1
$\begingroup$

Let us suppose that $0 \leq p \leq 1$. All variables are assumed to be non-negative.

The function $x \mapsto x^{p+1}$ is strictly convex upwards, so $$ \left( \frac1n \sum_{i=1}^n x_i^{p+1} \right) \geq \left( \frac1n \sum_{i=1}^n x_i \right)^{p+1} $$ with equality iff the $x_i$ are all equal; while $x \mapsto x^p$ is convex downwards, so $$ \left( \frac1n \sum_{i=1}^n x_i^p \right) \leq \left( \frac1n \sum_{i=1}^n x_i \right)^p $$ with equality if the $x_i$ are all equal.

I am not really sure why this is the case. Can anyone explain this more? I try to follow from the definition of convex/concave functions, but it's not working out.

$\endgroup$
1
$\begingroup$

I try to follow from the definition of convex/concave functions, but it's not working out.

Yes, it is. If the function $u$ is convex, then $$ u\left(\frac1n\sum_{k=1}^nx_k\right)\leqslant\frac1n\sum_{k=1}^nu(x_k). $$ For $u:x\mapsto x^{p+1}$ on $x\geqslant0$ this is your first inequality. For $u:x\mapsto-x^{p}$ on $x\geqslant0$ this is your second inequality.

$\endgroup$
  • $\begingroup$ Quite often the definition given for a convex function is the simpler inequality $f(t x + (1-t) y) \le t f(x) + (1-t) f(y)$. $\endgroup$ – J. J. Oct 15 '13 at 13:19
  • $\begingroup$ @J.J. This might be why the OP is stuck. Yet another example of the "advantage" of putting nothing into a question except its flat statement... $\endgroup$ – Did Oct 15 '13 at 13:21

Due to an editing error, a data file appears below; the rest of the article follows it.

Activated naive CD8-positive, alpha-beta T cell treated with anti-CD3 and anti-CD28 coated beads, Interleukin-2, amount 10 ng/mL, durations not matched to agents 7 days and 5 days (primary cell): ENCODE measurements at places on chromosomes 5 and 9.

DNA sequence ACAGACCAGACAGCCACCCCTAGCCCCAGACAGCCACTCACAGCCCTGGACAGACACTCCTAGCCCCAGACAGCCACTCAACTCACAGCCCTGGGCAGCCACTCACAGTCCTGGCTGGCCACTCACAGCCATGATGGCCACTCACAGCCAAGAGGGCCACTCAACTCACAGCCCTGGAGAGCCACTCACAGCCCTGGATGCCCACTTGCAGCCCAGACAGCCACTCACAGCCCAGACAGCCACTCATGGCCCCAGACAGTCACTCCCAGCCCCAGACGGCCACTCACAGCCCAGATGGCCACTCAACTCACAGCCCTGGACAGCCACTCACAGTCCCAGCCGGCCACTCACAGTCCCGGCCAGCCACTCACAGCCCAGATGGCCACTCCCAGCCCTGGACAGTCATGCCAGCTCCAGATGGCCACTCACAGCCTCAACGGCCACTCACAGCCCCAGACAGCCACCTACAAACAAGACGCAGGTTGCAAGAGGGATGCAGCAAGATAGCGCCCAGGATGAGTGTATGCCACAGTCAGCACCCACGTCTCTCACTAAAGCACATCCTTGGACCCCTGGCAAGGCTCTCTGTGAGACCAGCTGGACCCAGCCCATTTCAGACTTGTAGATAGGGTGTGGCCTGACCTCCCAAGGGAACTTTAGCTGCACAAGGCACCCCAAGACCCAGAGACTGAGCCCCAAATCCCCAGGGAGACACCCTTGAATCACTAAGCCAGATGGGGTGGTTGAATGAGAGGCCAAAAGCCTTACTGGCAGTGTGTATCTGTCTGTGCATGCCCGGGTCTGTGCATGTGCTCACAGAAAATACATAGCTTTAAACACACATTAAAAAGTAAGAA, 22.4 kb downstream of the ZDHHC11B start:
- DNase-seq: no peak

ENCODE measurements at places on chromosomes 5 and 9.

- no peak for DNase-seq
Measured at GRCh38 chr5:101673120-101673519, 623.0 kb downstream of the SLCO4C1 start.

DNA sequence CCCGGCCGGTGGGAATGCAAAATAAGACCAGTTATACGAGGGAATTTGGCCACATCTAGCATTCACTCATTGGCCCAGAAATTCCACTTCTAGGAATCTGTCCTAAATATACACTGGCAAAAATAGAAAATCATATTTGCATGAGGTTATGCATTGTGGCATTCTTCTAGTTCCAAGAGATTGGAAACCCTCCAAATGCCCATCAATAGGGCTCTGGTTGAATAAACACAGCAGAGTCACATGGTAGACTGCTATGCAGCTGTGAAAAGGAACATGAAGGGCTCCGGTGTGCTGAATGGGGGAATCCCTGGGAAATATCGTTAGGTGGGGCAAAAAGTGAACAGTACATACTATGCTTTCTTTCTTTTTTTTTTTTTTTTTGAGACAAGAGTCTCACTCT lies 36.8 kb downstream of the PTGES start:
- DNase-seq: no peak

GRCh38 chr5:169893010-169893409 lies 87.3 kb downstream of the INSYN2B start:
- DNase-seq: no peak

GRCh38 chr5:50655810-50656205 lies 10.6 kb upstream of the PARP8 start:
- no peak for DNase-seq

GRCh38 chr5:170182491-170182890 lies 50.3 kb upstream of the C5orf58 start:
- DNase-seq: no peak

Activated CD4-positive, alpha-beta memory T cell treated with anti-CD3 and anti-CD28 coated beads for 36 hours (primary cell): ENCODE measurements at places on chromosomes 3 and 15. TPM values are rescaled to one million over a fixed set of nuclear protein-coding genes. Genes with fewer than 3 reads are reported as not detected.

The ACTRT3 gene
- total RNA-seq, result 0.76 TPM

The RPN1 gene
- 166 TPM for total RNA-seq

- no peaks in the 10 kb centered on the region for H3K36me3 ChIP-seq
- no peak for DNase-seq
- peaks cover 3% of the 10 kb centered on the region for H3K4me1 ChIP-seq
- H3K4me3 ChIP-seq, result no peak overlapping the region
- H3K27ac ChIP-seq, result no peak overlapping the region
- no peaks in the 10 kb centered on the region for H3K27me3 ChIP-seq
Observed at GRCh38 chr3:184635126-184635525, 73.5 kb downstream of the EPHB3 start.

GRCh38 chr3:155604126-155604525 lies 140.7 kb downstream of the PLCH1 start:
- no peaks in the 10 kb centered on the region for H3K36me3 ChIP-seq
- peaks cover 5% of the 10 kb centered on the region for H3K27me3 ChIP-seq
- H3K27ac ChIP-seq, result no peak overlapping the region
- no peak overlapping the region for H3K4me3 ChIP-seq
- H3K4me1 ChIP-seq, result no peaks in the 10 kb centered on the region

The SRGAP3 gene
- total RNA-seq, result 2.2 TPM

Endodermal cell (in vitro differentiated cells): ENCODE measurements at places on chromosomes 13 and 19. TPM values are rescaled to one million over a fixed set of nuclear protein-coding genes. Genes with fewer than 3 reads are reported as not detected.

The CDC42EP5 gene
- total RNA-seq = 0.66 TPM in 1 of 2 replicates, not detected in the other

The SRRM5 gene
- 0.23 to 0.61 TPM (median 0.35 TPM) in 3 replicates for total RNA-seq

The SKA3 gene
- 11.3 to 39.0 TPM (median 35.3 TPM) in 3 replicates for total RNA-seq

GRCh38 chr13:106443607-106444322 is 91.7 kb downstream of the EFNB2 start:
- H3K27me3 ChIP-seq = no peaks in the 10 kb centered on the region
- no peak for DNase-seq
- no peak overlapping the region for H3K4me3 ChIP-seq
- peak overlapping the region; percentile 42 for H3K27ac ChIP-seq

0
$\begingroup$

Check out Jensen's inequality. For a convex function $f$ we have $$f\left(\frac{x_1 + \dots + x_n}{n}\right) \le \frac{f(x_1) + \dots + f(x_n)}{n}$$ and the inequality sign is reversed for concave functions.

$\endgroup$
0
$\begingroup$

A common definition is that $\phi: [a, b] \to \mathbb{R}$ is convex if $\phi(t x + (1-t)y) \leq t\phi(x) + (1-t)\phi(y)$ whenever $0 \leq t \leq 1$ and $x, y \in [a, b]$. Or if you like, $\phi(sx+ty) \leq s\phi(t) + t\phi(y)$ whenever $s+t = 1$ and $s, t \geq 0$.

Now proceed by induction to show that if $t_1 + t_2 + \ldots + t_n = 1$ with $t_i \geq 0$, and if $x_i \in [a, b]$, then $\phi(t_1 x_1 + \ldots + t_n x_n) \leq t_1\phi(x_1) + \ldots + t_n\phi(x_n)$.

Finally, apply this to the situation where $t_i = 1/n$.

$\endgroup$

Your Answer

By clicking “Post Your Answer”, you agree to our terms of service, privacy policy and cookie policy

Not the answer you're looking for? Browse other questions tagged or ask your own question.